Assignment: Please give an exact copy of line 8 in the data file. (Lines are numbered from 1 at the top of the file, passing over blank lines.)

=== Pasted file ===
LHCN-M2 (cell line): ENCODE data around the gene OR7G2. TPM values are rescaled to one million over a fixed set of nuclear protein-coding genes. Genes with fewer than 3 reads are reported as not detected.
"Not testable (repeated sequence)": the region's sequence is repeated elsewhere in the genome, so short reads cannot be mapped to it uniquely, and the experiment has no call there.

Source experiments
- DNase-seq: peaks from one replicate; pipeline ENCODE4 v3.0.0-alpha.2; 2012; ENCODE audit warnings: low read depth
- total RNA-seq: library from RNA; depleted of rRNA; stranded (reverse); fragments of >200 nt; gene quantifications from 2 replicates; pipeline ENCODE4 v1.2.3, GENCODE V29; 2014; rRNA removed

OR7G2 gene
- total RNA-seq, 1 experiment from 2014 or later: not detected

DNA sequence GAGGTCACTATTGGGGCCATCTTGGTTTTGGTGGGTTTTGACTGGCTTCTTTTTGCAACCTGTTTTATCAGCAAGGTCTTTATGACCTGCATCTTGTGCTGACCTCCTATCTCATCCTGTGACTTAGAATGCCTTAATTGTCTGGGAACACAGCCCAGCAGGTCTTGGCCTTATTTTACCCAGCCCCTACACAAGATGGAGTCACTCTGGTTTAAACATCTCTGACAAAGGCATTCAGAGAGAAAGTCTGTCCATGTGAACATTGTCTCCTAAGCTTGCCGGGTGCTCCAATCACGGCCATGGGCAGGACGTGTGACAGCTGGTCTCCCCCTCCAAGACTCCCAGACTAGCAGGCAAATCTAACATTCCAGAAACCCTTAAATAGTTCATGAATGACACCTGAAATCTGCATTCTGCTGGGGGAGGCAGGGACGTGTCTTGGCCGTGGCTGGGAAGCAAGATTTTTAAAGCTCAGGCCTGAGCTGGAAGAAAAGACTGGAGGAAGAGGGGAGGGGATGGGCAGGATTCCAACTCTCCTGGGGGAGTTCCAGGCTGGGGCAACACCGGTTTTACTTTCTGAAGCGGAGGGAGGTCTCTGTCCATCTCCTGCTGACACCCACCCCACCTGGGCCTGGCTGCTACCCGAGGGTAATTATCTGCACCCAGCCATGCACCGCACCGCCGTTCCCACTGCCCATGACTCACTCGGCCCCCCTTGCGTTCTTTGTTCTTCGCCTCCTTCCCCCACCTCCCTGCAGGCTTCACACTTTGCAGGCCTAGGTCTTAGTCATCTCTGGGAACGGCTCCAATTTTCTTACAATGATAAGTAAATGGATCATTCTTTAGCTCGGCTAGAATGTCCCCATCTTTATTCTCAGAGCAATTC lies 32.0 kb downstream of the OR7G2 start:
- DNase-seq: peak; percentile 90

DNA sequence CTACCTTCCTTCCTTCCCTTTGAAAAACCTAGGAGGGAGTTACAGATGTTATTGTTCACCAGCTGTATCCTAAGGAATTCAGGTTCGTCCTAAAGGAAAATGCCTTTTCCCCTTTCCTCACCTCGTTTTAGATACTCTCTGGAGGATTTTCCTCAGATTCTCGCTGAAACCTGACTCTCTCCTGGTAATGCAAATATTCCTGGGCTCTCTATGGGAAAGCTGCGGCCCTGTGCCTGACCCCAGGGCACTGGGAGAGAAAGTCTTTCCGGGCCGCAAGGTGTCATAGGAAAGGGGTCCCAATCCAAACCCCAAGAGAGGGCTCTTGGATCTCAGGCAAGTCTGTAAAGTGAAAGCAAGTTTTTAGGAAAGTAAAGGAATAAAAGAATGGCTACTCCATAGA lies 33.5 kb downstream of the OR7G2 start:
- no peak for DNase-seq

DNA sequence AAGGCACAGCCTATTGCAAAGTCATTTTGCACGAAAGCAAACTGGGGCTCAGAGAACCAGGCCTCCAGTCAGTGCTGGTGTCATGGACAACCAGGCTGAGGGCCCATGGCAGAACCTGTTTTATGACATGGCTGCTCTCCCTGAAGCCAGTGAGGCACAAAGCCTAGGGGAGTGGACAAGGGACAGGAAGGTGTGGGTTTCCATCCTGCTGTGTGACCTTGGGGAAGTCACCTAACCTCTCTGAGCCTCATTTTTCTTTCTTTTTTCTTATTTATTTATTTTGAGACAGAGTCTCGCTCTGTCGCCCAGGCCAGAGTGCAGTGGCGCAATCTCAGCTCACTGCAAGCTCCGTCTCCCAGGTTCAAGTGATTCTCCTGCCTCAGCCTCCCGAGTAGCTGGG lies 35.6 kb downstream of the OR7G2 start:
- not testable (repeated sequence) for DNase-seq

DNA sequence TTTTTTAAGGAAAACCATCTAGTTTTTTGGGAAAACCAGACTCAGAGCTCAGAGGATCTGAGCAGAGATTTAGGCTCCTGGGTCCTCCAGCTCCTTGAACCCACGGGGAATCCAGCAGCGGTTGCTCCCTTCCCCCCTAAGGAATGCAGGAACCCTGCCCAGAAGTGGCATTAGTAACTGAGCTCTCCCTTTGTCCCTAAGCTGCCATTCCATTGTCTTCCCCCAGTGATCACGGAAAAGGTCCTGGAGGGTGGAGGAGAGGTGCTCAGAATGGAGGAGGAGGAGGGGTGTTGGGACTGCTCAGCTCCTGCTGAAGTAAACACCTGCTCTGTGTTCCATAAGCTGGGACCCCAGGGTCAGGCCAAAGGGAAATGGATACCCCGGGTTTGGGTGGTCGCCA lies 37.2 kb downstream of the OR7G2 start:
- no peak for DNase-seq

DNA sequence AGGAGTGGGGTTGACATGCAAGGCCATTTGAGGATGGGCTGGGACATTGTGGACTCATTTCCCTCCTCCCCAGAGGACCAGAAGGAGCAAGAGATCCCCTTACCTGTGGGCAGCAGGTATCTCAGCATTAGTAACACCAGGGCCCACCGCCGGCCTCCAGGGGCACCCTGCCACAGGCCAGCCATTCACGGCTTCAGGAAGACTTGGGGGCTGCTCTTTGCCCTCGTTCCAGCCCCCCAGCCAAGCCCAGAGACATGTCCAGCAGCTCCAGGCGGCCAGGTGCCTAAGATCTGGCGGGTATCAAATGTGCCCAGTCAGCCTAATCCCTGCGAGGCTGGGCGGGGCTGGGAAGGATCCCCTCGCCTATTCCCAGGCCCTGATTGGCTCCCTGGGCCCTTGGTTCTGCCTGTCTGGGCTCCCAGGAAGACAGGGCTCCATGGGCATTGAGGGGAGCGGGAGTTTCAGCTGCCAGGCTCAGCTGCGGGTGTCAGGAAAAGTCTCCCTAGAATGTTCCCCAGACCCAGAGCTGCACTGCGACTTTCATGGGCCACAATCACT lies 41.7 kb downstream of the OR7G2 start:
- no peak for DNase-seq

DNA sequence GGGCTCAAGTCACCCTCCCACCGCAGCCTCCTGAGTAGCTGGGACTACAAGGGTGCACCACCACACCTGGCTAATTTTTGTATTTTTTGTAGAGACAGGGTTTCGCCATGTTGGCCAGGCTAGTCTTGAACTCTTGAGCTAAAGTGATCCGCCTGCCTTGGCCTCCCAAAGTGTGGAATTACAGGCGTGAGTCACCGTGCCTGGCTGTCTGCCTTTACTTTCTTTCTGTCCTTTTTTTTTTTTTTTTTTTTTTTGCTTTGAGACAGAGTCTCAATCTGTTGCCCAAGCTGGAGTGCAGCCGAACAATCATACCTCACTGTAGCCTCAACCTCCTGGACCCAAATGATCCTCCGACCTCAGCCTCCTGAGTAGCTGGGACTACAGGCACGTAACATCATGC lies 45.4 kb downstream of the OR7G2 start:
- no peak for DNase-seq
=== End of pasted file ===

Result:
DNA sequence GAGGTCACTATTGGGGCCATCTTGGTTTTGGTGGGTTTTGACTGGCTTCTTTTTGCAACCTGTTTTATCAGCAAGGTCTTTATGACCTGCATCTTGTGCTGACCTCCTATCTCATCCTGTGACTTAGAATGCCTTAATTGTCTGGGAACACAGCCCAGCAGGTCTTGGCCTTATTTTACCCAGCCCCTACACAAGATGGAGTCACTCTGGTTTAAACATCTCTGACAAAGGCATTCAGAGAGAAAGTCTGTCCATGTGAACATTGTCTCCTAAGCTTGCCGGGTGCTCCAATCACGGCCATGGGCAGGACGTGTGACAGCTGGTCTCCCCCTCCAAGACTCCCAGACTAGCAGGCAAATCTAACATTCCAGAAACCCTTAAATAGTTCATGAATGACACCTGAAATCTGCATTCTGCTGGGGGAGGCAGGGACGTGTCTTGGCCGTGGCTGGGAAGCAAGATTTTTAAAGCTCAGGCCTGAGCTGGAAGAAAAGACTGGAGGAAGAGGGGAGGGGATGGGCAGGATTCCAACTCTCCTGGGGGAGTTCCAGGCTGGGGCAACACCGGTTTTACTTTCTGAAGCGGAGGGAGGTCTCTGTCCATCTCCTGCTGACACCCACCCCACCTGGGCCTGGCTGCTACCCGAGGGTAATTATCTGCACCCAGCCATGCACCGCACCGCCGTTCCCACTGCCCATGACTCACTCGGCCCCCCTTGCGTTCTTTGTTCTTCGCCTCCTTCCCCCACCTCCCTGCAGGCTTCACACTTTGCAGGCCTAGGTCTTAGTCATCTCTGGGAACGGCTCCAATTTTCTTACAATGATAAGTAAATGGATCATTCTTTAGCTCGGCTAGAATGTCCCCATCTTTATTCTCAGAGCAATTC lies 32.0 kb downstream of the OR7G2 start: